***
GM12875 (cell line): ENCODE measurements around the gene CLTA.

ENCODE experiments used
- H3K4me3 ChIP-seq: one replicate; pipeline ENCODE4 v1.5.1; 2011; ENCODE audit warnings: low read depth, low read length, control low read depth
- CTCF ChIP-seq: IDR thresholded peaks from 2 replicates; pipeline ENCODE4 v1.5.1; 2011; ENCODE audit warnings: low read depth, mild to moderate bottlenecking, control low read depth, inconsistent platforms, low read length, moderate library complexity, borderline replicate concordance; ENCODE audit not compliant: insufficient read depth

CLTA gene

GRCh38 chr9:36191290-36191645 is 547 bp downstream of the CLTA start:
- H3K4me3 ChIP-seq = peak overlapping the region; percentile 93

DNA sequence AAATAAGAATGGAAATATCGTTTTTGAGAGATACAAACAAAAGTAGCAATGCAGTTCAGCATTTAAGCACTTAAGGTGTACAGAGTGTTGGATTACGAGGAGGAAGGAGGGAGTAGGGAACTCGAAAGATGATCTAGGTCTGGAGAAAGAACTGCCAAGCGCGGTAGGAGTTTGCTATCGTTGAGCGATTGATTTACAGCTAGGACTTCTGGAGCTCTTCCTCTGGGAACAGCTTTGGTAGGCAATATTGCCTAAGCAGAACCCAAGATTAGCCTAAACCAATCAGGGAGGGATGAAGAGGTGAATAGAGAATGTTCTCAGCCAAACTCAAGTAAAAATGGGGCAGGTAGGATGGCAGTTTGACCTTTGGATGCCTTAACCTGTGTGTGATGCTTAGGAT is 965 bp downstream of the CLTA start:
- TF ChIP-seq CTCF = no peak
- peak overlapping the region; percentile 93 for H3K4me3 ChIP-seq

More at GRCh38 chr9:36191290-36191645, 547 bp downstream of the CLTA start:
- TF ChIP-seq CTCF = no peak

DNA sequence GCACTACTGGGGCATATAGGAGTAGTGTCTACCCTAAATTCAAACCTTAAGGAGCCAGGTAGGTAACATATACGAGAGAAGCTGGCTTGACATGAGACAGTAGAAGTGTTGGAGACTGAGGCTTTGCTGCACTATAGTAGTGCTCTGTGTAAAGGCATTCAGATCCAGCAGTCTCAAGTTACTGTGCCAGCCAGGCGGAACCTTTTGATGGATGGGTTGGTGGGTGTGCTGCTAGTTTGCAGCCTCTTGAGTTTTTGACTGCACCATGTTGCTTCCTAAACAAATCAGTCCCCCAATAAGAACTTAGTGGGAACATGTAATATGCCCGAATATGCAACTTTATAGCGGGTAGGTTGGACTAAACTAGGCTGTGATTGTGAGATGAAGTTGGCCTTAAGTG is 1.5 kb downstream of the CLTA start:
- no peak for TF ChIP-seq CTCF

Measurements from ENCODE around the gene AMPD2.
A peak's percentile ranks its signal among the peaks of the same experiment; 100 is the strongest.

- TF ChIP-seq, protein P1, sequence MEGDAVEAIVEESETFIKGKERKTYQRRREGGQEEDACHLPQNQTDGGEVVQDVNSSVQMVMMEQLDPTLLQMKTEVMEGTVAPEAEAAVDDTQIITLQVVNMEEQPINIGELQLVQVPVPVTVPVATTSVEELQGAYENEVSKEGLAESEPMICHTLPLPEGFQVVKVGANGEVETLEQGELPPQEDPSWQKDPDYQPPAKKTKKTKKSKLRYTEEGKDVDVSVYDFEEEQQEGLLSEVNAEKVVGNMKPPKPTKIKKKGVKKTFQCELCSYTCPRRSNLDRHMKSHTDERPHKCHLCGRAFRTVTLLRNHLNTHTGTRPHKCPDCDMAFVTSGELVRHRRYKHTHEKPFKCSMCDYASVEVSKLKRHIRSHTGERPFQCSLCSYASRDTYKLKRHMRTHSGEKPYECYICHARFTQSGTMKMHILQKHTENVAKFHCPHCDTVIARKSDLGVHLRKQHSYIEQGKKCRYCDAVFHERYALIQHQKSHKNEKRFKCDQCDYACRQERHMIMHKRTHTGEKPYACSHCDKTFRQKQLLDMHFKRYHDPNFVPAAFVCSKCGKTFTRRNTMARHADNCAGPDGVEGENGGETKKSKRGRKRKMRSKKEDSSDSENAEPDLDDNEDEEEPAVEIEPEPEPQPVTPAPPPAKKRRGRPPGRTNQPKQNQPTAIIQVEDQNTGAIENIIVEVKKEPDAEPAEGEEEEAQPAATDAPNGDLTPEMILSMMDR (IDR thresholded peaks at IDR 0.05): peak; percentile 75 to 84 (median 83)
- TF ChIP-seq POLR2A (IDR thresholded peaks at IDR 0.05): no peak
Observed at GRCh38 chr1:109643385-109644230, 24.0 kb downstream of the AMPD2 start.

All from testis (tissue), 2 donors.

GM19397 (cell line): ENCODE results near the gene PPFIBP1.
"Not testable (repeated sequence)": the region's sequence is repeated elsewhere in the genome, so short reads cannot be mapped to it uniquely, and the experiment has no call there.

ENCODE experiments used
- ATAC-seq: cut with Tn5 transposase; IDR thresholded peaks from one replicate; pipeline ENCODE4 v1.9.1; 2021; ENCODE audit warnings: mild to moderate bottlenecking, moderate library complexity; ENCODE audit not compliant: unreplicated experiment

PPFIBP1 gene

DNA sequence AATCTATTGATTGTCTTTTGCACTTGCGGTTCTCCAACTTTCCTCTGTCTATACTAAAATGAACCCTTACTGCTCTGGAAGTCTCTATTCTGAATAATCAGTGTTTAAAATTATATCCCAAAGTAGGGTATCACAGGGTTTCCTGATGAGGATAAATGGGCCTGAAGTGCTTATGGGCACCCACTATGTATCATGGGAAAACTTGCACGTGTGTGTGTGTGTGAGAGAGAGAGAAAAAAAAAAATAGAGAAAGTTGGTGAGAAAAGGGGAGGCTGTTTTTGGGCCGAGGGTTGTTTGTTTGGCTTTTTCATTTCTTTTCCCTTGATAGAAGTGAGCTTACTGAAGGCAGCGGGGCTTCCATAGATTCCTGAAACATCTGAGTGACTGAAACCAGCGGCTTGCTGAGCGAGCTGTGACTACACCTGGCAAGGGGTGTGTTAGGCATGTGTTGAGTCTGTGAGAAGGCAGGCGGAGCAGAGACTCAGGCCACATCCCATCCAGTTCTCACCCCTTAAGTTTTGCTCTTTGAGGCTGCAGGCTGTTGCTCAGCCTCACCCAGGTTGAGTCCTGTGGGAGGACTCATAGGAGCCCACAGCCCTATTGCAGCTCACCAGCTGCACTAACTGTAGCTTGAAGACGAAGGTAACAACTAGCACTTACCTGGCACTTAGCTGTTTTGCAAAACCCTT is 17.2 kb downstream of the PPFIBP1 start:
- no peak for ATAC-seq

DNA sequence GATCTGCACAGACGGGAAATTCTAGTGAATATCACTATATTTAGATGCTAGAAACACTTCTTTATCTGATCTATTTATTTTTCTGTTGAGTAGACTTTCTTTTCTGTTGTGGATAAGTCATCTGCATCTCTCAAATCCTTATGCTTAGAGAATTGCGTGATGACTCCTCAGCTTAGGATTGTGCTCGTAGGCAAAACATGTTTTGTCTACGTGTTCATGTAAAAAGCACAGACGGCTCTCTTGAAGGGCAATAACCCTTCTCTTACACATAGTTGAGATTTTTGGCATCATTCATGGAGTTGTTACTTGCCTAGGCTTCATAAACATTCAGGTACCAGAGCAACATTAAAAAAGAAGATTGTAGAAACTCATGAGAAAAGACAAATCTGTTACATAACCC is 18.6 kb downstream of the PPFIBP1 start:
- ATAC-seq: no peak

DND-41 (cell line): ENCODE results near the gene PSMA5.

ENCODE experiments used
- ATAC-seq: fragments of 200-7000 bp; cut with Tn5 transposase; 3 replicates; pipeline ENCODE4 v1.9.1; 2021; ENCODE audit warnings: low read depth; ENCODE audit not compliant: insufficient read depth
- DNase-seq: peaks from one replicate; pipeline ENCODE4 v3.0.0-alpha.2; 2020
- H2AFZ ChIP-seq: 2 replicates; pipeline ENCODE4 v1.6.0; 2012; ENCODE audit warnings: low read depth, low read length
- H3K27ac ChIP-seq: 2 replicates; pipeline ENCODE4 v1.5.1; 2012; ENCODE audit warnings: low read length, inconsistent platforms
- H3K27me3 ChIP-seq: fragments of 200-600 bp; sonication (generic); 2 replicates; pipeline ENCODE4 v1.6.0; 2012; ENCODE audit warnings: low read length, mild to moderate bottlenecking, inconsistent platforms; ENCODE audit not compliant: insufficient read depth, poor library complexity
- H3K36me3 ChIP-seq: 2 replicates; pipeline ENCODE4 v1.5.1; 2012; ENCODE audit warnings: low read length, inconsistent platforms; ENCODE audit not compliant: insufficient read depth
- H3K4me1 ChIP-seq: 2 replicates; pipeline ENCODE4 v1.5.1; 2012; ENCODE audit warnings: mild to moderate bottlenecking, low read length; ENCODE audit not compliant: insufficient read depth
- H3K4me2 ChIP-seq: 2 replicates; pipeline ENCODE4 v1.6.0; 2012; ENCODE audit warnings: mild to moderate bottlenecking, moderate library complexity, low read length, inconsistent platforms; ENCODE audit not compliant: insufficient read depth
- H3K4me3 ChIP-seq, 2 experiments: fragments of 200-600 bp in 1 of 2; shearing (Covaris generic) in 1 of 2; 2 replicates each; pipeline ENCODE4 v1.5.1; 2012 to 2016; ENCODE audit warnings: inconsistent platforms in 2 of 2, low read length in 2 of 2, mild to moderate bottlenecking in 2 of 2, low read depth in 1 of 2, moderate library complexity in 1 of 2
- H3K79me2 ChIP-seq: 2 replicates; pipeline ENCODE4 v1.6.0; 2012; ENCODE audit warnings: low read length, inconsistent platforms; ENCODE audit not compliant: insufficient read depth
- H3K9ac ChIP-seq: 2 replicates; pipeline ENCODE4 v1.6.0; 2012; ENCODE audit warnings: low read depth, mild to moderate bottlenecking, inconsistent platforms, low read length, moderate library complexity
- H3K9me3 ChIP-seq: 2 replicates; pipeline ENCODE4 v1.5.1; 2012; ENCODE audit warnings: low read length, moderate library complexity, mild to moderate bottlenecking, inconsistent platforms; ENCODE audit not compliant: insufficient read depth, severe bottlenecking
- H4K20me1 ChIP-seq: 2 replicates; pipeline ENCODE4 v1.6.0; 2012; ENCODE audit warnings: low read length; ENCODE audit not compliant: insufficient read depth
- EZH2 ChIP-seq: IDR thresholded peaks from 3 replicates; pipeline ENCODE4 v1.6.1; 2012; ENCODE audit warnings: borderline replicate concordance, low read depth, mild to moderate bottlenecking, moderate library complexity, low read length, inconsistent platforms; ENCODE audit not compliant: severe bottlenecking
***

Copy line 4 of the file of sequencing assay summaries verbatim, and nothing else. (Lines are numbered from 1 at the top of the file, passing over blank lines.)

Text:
- CTCF ChIP-seq: IDR thresholded peaks from 2 replicates; pipeline ENCODE4 v1.5.1; 2011; ENCODE audit warnings: low read depth, mild to moderate bottlenecking, control low read depth, inconsistent platforms, low read length, moderate library complexity, borderline replicate concordance; ENCODE audit not compliant: insufficient read depth